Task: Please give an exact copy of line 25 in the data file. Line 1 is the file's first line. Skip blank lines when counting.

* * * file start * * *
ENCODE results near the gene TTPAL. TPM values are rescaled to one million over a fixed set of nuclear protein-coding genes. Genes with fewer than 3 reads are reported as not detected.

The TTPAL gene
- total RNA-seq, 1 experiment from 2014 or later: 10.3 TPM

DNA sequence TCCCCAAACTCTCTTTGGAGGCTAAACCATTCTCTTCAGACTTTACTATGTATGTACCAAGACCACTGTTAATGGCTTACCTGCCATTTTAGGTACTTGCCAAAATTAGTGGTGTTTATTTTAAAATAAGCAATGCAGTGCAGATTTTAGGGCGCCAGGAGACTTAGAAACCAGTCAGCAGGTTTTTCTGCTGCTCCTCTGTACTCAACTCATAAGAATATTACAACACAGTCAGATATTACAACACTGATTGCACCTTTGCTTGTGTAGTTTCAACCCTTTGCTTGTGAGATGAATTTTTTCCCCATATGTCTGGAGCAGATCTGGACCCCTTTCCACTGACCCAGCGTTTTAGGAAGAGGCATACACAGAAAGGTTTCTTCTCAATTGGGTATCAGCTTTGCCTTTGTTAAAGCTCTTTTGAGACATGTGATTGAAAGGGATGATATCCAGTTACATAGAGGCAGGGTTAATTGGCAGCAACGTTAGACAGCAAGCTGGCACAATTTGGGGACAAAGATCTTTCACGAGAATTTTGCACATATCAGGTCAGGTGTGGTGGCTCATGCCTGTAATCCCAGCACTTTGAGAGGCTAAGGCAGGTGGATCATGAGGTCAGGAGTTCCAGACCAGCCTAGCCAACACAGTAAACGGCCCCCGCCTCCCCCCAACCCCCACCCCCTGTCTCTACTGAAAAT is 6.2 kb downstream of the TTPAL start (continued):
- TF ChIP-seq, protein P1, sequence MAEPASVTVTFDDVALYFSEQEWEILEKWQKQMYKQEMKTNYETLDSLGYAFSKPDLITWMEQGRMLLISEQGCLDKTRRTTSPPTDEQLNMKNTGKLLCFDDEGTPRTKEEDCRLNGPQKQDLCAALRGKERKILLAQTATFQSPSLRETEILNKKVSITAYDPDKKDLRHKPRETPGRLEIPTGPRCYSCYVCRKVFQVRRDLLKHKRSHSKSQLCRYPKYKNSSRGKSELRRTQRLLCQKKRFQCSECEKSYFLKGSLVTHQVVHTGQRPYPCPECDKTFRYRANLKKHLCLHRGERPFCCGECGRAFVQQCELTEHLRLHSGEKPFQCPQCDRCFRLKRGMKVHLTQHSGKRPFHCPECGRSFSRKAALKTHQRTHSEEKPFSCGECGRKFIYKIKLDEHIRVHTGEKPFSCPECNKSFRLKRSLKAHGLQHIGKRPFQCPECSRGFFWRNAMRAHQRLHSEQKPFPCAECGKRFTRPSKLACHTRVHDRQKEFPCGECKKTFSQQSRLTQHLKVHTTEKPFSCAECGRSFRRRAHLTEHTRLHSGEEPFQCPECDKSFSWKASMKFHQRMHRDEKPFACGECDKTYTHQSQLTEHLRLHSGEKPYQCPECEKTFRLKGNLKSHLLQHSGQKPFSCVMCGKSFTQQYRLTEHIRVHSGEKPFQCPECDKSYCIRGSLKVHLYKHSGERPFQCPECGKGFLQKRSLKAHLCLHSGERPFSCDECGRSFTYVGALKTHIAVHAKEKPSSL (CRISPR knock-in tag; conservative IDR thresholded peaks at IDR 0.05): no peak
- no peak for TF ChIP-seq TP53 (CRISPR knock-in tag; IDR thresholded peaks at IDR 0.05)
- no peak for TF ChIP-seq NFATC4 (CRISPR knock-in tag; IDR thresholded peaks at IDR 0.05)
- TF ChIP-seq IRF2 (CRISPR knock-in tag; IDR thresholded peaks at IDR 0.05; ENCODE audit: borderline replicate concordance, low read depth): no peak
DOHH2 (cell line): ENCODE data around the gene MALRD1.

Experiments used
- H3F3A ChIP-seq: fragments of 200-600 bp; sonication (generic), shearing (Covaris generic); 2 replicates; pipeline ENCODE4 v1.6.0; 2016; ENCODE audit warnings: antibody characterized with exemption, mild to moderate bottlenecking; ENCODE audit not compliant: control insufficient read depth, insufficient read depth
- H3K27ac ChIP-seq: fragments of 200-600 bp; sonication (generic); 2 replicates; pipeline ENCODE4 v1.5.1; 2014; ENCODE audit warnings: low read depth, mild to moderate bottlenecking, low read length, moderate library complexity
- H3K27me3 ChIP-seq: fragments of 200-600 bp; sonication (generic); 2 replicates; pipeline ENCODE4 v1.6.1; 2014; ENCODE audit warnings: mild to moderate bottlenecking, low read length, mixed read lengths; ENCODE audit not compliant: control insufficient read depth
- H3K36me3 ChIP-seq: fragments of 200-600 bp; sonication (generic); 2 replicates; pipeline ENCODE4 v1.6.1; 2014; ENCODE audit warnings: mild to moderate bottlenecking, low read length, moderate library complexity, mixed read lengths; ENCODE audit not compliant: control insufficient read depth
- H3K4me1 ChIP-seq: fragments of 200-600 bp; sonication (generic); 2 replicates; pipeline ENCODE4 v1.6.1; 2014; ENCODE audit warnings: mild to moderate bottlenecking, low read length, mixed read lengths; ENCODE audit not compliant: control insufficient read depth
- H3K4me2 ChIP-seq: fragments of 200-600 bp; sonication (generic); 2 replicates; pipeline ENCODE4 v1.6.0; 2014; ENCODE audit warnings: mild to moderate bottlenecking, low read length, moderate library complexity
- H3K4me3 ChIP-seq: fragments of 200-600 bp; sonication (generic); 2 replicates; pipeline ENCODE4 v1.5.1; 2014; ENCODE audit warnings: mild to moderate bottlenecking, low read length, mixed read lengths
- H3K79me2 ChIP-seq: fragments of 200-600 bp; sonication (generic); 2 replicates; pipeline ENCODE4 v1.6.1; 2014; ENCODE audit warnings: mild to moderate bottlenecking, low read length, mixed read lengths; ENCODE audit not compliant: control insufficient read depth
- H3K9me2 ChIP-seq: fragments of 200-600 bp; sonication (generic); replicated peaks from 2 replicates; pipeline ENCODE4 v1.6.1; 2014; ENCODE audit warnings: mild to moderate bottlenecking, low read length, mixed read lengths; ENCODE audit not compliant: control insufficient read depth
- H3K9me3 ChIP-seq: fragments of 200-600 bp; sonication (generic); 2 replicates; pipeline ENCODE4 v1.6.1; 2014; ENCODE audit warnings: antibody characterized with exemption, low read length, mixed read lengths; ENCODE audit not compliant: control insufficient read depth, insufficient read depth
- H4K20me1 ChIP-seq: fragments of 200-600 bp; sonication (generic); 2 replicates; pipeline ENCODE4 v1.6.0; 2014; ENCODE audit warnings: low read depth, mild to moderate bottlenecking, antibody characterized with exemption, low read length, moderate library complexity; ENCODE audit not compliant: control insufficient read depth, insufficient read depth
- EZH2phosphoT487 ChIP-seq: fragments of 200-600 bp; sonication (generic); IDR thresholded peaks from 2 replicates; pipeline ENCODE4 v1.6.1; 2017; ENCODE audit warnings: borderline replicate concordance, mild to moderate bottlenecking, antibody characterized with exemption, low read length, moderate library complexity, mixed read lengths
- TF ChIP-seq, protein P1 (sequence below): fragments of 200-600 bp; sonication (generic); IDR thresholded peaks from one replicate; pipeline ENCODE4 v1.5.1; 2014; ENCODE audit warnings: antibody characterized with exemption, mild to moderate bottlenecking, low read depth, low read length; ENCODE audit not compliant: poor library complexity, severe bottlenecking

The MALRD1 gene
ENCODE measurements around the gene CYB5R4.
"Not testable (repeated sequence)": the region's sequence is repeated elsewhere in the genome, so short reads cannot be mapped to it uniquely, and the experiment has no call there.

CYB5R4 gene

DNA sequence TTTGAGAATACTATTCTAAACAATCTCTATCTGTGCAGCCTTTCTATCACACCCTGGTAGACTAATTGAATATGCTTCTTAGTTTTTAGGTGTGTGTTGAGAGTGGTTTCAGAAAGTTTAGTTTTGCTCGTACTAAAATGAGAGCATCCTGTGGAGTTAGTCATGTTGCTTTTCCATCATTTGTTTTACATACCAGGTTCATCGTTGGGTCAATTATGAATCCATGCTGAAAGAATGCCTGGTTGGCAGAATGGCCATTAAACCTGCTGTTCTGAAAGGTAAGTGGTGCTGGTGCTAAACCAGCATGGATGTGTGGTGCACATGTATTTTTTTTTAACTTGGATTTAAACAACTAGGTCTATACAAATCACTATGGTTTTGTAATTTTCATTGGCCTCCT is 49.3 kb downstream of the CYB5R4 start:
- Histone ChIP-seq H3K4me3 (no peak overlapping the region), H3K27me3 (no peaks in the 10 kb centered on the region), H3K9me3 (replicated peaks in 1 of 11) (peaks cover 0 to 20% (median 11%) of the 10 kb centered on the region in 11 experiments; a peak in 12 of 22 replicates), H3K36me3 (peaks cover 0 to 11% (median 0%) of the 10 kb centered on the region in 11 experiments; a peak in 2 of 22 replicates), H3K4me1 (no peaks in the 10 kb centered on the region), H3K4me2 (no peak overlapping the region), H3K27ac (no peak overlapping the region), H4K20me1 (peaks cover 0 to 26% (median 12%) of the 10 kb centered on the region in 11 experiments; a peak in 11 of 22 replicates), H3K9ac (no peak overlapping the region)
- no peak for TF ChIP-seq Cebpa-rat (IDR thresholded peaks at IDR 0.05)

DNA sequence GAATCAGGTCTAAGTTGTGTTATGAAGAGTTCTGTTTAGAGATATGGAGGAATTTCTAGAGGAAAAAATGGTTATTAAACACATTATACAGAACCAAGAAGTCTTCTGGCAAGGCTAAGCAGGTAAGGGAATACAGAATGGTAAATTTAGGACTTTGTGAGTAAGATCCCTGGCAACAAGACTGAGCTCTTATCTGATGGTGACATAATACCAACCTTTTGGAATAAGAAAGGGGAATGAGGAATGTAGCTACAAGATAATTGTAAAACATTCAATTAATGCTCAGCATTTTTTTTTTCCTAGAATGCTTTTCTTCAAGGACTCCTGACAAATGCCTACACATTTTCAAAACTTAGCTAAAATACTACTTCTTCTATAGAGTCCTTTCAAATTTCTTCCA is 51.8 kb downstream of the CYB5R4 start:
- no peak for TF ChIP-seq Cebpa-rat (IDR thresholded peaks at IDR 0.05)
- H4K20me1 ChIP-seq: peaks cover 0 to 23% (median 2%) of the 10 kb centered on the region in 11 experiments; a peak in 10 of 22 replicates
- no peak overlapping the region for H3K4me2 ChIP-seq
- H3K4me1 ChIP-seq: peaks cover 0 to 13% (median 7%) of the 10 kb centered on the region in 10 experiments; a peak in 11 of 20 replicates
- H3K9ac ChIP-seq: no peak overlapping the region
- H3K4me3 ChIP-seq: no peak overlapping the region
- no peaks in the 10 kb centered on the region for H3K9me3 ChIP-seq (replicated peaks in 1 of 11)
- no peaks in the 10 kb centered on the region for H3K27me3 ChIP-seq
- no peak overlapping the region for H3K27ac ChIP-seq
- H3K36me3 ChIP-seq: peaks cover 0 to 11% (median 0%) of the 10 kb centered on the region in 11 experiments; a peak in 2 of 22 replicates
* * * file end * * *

ENCODE measurements around the gene CYB5R4.